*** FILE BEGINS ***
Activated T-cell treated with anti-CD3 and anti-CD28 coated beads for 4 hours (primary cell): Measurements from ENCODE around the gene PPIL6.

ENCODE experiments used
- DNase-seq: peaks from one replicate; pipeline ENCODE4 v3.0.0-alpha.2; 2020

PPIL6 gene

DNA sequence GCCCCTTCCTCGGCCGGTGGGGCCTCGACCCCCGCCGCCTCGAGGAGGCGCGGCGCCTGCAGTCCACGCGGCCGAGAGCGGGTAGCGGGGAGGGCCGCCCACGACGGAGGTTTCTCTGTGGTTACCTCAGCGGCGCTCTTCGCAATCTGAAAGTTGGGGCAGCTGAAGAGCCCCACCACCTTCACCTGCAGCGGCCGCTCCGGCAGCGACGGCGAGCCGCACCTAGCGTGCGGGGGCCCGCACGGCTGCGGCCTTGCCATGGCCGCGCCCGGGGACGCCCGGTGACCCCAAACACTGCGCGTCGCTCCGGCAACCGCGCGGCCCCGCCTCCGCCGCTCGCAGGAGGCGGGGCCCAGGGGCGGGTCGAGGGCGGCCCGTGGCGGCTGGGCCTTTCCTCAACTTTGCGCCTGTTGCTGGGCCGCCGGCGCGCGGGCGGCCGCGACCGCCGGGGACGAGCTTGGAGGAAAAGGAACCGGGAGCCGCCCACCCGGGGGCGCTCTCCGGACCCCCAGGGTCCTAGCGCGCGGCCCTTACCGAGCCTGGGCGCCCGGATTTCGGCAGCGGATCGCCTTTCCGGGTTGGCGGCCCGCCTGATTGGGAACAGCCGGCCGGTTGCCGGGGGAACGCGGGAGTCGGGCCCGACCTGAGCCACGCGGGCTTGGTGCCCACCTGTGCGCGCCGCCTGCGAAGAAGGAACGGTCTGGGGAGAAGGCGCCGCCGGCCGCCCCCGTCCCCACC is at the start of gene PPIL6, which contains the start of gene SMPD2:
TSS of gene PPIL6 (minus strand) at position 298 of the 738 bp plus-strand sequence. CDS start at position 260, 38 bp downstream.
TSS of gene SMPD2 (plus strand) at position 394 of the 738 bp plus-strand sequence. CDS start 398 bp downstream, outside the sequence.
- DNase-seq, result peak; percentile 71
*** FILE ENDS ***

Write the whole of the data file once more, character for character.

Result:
Activated T-cell treated with anti-CD3 and anti-CD28 coated beads for 4 hours (primary cell): Measurements from ENCODE around the gene PPIL6.

ENCODE experiments used
- DNase-seq: peaks from one replicate; pipeline ENCODE4 v3.0.0-alpha.2; 2020

PPIL6 gene

DNA sequence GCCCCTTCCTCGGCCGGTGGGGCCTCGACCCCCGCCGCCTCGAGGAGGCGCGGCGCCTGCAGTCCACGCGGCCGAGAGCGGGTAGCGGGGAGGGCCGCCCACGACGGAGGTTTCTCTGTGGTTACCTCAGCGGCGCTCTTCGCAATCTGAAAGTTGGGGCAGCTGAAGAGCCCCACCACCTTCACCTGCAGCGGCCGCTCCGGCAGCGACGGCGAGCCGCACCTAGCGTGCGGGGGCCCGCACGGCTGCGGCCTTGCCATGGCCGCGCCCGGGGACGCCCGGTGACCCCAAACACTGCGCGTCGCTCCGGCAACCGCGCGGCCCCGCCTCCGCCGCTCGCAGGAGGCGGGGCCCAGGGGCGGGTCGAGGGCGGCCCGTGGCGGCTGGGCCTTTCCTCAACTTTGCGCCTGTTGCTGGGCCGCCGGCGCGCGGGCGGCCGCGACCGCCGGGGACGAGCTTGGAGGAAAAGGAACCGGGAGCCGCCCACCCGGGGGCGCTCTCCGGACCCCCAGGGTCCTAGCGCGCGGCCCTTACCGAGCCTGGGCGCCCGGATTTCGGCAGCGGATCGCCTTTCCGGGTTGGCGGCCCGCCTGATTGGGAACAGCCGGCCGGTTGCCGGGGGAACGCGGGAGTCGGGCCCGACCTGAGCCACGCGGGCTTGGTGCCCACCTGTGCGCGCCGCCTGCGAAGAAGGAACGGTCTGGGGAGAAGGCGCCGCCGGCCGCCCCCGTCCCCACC is at the start of gene PPIL6, which contains the start of gene SMPD2:
TSS of gene PPIL6 (minus strand) at position 298 of the 738 bp plus-strand sequence. CDS start at position 260, 38 bp downstream.
TSS of gene SMPD2 (plus strand) at position 394 of the 738 bp plus-strand sequence. CDS start 398 bp downstream, outside the sequence.
- DNase-seq, result peak; percentile 71